Mustering a measly 36% Rotten Tomatoes score, you might think John McTiernan ‘Last Action Hero’ is garbage. Well, you’d be kind of right, but one man’s trash is another man’s treasure. This spoof on the action movie genre is one of Arnold Schwarzenegger’s best (and yes, I said one of, as in “there’s more than one good Arnold movie”). To help cope with a troubled world, a kid named Danny Madigan (Austin O’Brien) often watches Arnold Schwarzenegger’s fictional “Jack Slater” action films. Weirdly, Danny’s projectionist pal, Nick (Robert Prosky), gives him a golden ticket owned by Harry Houdini that transports him into the film.
Is that ridiculous? Sure, but it gives ample opportunity to explore the huge plot holes in action films. We also get to meet a great villain named Benedict (Charles Dance), who ultimately threatens to release cinematic evil into the real world. Everything is deconstructed along the way, like car chases, catch phrases, and how the main star seems to only get flesh wounds. The movie has plenty of corny jokes, a healthy dose of imagination and some moments that are surprisingly poignant and bleak. In other words, ‘Last Action Hero’ doesn’t shy away from contrasting fiction from reality, which we need more examples of in this world. Other memorable performances include Tom Noonan as the Ripper, Frank McRae as Lieutenant Dekker, Ian McKellen as Death, and Danny DeVito as the voice of cartoon cat police detective, Whiskers.
07. James Bond Style Spy Movie – Austin Powers: International Man of Mystery (1997)
Mike Myers figures so prominently in ‘Austin Powers’, it’s easy to believe he directed the film. However, that would be Jay Roach. Still, even though some forget this, Mike Myers was a huge, huge star in the 1990s, yet remained oddly likable for most people. As Wayne Campbell he was already quotable, but Austin Powers substantially boosted his popularity. Though Myers has declined a little since his heyday, there’s nothing wrong with looking back at this spy spoof, remembering this iconic character and letting go of your modern tension. In fact, oddly enough, exposing modern tension is largely what this movie was about.
Austin was supposed to be a product of the 1960s – a more freewheeling, anything-goes, exploratory era. Of course, it’s all ridiculously contrasted with his being a spy, where he deals with far more uptight characters, like the sinister (yet silly) Dr. Evil. On that note, Dr. Evil is every bit as iconic as Powers himself, and memorable for great lines like, ‘When I was insolent, I was placed in a burlap bag and beaten with reeds’. Classic! This movie also stars Elizabeth Hurley, Robert Wagner, Seth Green, and Michael York. Credit also goes to Fabiana Udenio (as Alotta Fagina) and Paul Dillon as Patty O’Brien (who’s always defending his lucky charms!). Finally, do I need to state the obvious? Go ahead and watch the sequels, where you can see Verne Troyer as Mini-Me, and the incredible ‘Fat Bastard,’ and other crazy stuff.
08. Animal Documentary – Farce of the Penguins (2006)
To my knowledge, Bob Saget’s ‘Farce of the Penguins’ is the only penguin documentary spoof film. Is it any good? That depends on how you define good. Is it a fact-based documentary, like 2005 nature documentary ‘March of the Penguins’? Nope! In fact, it gets a lot of the very basic facts about penguins wrong. Nevertheless, if you want to hear Saget, Lewis Black, Tracy Morgan, Mo’Nique and many others tell dirty jokes as penguins, this film will be right up your alley.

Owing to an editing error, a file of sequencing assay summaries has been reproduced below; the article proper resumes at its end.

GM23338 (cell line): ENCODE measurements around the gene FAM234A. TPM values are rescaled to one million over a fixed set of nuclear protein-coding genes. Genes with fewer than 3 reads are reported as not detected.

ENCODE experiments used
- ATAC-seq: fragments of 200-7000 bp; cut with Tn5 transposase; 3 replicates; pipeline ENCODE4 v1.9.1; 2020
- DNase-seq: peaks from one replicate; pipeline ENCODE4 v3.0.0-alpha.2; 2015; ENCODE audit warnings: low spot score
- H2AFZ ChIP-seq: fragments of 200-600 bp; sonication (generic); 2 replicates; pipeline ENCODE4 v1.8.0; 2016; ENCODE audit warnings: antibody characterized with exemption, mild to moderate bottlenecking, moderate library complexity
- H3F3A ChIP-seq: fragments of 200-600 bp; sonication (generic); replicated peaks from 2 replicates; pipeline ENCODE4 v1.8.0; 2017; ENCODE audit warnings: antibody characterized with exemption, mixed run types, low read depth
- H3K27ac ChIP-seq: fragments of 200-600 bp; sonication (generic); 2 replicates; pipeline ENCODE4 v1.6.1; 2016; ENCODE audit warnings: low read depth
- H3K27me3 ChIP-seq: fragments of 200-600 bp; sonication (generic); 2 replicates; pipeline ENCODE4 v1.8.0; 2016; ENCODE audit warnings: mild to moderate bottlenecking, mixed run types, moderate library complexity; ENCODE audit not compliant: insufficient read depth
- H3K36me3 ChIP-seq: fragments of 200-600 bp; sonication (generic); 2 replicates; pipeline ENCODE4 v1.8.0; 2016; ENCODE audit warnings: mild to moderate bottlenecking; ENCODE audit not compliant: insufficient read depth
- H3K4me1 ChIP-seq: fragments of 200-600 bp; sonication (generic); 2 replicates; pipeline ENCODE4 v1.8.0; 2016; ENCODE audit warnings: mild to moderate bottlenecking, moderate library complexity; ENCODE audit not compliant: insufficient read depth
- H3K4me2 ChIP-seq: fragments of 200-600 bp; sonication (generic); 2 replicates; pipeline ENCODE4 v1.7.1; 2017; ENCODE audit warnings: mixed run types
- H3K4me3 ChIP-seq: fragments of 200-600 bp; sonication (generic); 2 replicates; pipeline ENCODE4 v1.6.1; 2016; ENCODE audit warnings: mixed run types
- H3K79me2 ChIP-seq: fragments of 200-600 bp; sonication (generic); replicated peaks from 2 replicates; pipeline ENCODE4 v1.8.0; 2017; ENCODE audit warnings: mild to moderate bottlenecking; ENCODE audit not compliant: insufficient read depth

Not all of the jokes are top-notch, mind you, but many of them are (if you’re into adult comedy, that is). ‘Farce of the Penguins’ is narrated by Samuel L. Jackson. Also, five of Saget’s ‘Full House’ co-stars voice offensive penguins in this movie, which makes it a quirky pop cultural artifact in its own right.
09. Comedy Biopic – Walk Hard: The Dewey Cox Story (2007)
A box office flop with huge laughs and a cult following, ‘Walk Hard: The Dewey Cox Story’ definitely deserves recognition. A hilarious spoof of music biopics like ‘Walk the Line’ and ‘Ray,’ ‘Walk Hard’ stars John C. Reilly as Dewey, who is apparently one of contemporary music’s leading icons. The problem is, everywhere he goes he brings trouble with him. Much like the real Johnny Cash, Dewey deals with guilt over the death of his brother. Of course, he deals with it in some silly ways, including the obligatory sex and drugs. With his country-tinged rock and roll, there’s a sense of constantly going off the rails..but it’s Dewy Cox, man! He’s a legend!
In many ways, the film is also a parody of celebrity rehab and pretentious “birth-of-a-legend” tales. Also, John C. Reilly actually sings! In fact, the soundtrack was nominated for both a Grammy and a Golden Globe. In addition to Reilly, this fun comedy features Jenna Fischer, Tim Meadows, Kristen Wiig, Raymond J. Barry, David ‘Honeyboy’ Edwards, Matt Besser, Harold Ramis, Eddie Vedder, Jack White, The Temptations, Ghostface Killah, Jack Black and Jason Schwartzman, among others.
10. Hollywood Action Biopic – Tropic Thunder (2008)
Controversial? Check. Funny at the time? Check. Still funny now? Check again (at least for many). Ben Stiller’s ‘Tropic Thunder’ is proof that, not very long ago, a movie could come out, face some backlash, yet still survive and be considered a comedy classic. The joke of ‘Tropic Thunder’ is that some pretentious actors set out to re-enact a fake memoir of a soldier’s war experiences. However, they get stranded in a Vietnam jungle and must deal with the Flaming Dragon drug gang. Despite its controversies, ‘Tropic Thunder’ spends most of its time making fun of Hollywood, as opposed to solely ‘punching down’ (to use a trite expression).
Real comedy in fact will ‘punch’ in all directions (so to speak), while potentially having some heartfelt moments. At the end of the day, it’s also just a movie. It is not a wasted effort, either. It features a funny, top-notch cast: Ben Stiller, Jack Black, Robert Downey Jr., Nick Nolte, Matthew McConaughey and Tom Cruise as the soulless studio exec, Les Grossman. My favorite critique is by Logan Hill of New York magazine, when he says Tom Cruise’s dance routine “..makes him look a little lost and almost pathetic-shucking and jiving, trying to appeal to the younger moviegoers who are abandoning him.” Of course, that’s the very point of the scene! I swear, some things just go right over a person’s head. Anyway, it’s a fun movie, and that’s a fun dance scene. ‘Tropic Thunder’ is funny enough and probably won’t hurt you too badly.